Keeping this very important caveat in mind, these resources hail from Corby Technical School and while there’s no named author they are dated 2017. This, somewhat unusually, makes them bang up-to-date at the time of posting.

    Even if you don’t teach WJEC there’s plenty of information here that you’ll probably find useful, whatever GCSE Specification you follow:

    Crime and deviance
    Family Life
    Society and the Individual

    Sociology and You. Too

    Friday, May 4th, 2018

    A later (circa 2008) version of this American High School textbook that has a clean, attractive, design and some interesting content. Might well be worth considering as supplementary material to your existing resources, particularly because it is free…

    I’ve previously posted an earlier version of this American High School textbook that seems to have gone through a number of different editions, the latest of which may have been around 2014 before being “retired” (as they say in Contract Killer circles and also, apparently, American Publishing).

    This version dates from around 2008 and uses the same chapter categories as its predecessor. There are however design changes, although these are fairly cosmetic (a new picture here, a different typeface there) and, more importantly, changes to the text that brings it a little more up-to-date. Given it was originally published around 10 years ago, it’s never going to completely replace your current textbook / resources. Where it covers all the “standard stuff” (research methods, classic studies and theories…) this isn’t really a problem and I’d consider using it to supplement existing resources. There are, for example, opportunities for discussion, self-assessment and the like sprinkled liberally through the book.

    One thing you’ll probably note is that, by-and-large, there isn’t a great deal of depth or breadth to the coverage of different topics. This is partly a consequence of the design – the liberal use of pictures, graphics and tables allied to the “Creative Use of White Space” ethos leaves a lot less space for text – and partly, I assume, the level at which it’s aimed. On the other hand, some ideas / topics are dealt with in rather more depth than you might expect. A section on Ritzer and McDonaldisation in one of the Focus on Research sections, for example, goes into some depth and detail about the concept and it’s application to developments in Higher Education – something you’re not likely to see in the majority of UK textbooks.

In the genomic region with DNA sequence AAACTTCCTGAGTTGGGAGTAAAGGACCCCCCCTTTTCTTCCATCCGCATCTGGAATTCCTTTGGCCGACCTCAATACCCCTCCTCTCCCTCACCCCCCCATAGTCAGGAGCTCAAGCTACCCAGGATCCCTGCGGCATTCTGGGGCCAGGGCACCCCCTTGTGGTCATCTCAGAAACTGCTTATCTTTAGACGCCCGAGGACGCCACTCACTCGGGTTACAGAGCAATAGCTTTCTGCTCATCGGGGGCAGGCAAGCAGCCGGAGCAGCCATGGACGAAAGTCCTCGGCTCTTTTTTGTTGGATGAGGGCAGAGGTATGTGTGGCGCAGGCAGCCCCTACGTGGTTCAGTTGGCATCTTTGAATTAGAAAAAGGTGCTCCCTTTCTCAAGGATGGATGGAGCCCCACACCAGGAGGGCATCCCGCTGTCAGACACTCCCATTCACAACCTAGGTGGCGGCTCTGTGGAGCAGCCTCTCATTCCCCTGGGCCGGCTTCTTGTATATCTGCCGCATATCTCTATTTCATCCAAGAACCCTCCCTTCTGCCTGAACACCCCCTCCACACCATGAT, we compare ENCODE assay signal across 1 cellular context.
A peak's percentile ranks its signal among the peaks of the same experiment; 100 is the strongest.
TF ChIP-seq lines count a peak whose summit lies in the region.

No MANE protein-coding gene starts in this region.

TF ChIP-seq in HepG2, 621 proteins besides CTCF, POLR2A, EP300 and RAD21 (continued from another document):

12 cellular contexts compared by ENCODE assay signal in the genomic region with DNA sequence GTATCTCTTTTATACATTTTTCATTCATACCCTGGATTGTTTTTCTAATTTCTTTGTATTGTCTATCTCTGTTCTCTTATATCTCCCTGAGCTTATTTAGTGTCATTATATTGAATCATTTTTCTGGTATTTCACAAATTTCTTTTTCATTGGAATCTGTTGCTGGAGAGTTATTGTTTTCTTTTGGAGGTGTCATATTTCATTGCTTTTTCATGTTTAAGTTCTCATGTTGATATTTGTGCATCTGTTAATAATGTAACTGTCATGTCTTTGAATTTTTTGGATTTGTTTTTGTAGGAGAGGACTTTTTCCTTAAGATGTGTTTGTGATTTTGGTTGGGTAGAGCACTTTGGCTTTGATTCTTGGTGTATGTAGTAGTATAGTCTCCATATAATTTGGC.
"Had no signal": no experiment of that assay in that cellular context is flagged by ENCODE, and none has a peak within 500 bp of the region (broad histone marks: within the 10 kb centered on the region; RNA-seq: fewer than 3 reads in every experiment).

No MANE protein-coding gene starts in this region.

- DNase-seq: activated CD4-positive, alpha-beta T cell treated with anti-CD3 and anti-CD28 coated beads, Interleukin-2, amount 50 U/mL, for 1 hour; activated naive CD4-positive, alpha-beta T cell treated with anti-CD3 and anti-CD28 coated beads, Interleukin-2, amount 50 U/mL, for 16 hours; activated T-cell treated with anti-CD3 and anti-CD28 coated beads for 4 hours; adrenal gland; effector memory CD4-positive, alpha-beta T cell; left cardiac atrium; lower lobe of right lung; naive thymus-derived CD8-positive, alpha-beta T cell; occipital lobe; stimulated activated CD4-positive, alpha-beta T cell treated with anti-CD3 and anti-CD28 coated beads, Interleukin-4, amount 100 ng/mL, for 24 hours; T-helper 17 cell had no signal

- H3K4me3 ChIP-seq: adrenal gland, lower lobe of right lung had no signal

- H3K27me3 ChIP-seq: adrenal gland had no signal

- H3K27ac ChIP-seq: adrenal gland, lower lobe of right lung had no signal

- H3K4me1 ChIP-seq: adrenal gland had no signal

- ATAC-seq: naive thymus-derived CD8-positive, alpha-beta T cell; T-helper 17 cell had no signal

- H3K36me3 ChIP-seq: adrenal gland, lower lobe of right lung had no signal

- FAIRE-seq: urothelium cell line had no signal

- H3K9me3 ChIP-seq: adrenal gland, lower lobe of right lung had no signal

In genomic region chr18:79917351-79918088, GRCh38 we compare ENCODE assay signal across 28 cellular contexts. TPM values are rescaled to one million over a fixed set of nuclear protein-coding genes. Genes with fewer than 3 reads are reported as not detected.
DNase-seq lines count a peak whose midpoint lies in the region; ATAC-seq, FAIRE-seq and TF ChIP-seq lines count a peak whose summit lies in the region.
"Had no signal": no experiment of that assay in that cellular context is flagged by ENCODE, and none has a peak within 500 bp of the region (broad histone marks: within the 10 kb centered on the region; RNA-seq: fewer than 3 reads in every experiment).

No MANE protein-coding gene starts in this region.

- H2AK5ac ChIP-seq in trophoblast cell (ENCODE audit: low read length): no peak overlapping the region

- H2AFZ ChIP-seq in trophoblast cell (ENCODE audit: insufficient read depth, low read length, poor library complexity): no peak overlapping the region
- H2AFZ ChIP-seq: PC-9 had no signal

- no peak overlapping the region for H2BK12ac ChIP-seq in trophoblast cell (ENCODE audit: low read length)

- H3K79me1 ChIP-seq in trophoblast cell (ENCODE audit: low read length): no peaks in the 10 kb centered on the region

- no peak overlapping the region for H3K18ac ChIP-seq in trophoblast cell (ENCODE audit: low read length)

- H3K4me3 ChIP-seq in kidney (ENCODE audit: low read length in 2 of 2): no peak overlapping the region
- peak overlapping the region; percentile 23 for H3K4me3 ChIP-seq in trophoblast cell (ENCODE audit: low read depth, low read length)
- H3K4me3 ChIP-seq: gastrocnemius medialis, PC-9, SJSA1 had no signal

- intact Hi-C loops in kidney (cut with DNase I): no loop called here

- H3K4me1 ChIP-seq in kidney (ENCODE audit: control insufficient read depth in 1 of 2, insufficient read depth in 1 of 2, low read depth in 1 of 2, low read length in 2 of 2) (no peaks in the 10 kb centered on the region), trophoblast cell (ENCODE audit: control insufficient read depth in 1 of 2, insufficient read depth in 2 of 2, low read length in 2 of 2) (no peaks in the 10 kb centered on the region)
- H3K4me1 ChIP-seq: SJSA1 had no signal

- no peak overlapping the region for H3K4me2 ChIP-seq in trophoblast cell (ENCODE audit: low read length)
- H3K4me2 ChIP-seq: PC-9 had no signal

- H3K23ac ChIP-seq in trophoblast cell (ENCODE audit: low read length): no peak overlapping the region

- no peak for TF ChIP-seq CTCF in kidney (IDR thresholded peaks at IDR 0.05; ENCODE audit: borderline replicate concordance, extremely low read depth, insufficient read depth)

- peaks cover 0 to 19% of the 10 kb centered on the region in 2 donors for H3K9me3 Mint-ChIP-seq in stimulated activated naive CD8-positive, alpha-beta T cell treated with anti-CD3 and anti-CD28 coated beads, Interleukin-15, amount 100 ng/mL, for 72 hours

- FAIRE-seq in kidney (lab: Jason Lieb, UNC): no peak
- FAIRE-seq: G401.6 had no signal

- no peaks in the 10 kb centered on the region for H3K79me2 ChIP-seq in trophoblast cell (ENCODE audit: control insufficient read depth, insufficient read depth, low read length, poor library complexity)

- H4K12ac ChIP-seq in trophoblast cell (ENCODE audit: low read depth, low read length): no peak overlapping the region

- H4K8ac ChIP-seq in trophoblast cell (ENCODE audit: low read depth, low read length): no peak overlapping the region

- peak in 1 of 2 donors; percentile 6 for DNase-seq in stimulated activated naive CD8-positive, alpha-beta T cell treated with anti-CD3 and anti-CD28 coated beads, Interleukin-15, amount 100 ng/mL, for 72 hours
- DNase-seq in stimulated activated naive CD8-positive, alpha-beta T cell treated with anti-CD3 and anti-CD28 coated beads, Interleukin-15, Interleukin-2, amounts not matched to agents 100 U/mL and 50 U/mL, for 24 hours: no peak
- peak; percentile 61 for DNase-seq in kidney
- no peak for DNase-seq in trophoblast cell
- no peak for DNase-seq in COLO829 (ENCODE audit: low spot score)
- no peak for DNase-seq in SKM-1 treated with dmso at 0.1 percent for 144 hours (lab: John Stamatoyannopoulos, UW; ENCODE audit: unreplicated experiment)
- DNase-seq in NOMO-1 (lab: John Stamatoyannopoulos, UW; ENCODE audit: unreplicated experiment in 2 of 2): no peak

The sections I’ve read (admittedly not that many – I’m a Very Busy Person and I have “people” do that sort of thing for me) strike me as both interesting and very readable. Although most of the examples and illustrations have, understandably given the target audience, an American focus this might be turned to your advantage at times by providing students with a comparative edge to their studies. Alternatively just ignore them or replace them with UK alternatives… (more…)

    Sociology and You: A Free Textbook

    Monday, April 30th, 2018

    This American High School textbook just scrapes into the “published in the 21st century” criterion I set myself for finding free, out-of-print sociology texts, but I’ve included it because although it’s obviously a little dated – at least in terms of content if not necessarily design – Sociology and You (2001) was probably one of the first to push at the boundaries of textbook design for “Grades 9 – 12”. This, by my calculations, means 15-18 year olds and if you’re wondering, as we probably all are, how this fits into the UK grading system I’d say the text equates to “high GCSE” / AS-level. But this is only a rough guess – there are bits that could fit into A2 – so if you want to use it with your students it’s probably a case of suck-it-and-see before you let them have copies.

    The book itself exhibits most of the features we now take for granted in contemporary textbooks: short bursts of text, lots of big colourful pictures, key terms identified and defined, tables, boxouts, short readings, simple assessments and white space.

    Lots and lots of white space.

    In other words, anyone familiar with UK A-level texts over the past few years will see this as very familiar territory.

    Except, of course, most of the examples and illustrations are drawn from North America. Which is okay if you’re North American (or are really into comparative sociology / North Americana) but not quite so brilliant if you live and study elsewhere.

    Keeping this in mind, if you decide to have a look at the text I’ve made it available it as either a complete textbook or by chapter. I’ve provided the latter option because there are some chapters, such as those on “Sport” or “Political and Economic Institutions”, you may not need or want: put bluntly, you’re probably not going to teach stuff that’s not on the A-level Spec.

    You can also use the chapter option to see if or how the text might fit with your teaching because, as I’ve noted, judging the level is a little problematic given differences in both the US and UK grade system and the skill levels each requires of its students at different ages.